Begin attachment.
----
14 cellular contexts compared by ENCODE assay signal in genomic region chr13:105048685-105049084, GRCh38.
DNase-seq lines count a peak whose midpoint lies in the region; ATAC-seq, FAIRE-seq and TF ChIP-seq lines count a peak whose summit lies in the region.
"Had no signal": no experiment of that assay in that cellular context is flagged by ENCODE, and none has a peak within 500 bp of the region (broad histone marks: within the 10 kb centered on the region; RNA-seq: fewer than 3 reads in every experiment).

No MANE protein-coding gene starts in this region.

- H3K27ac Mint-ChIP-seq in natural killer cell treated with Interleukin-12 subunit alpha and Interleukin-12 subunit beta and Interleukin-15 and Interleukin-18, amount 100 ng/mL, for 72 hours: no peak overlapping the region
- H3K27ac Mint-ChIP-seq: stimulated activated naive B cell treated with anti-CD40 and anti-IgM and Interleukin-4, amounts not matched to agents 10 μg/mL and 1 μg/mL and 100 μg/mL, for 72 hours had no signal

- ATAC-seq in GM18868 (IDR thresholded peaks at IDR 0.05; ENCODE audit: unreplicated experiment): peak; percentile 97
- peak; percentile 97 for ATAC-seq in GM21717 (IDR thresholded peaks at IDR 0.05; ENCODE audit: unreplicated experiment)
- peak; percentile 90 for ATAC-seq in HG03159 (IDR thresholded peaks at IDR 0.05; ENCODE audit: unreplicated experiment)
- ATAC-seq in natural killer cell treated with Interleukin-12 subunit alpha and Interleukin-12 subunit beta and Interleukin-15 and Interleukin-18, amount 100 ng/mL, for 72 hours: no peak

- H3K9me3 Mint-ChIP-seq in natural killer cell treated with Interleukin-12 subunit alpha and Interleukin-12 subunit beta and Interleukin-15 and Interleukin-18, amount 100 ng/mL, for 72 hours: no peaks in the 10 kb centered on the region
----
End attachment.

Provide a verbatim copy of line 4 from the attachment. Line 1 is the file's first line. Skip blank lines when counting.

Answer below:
No MANE protein-coding gene starts in this region.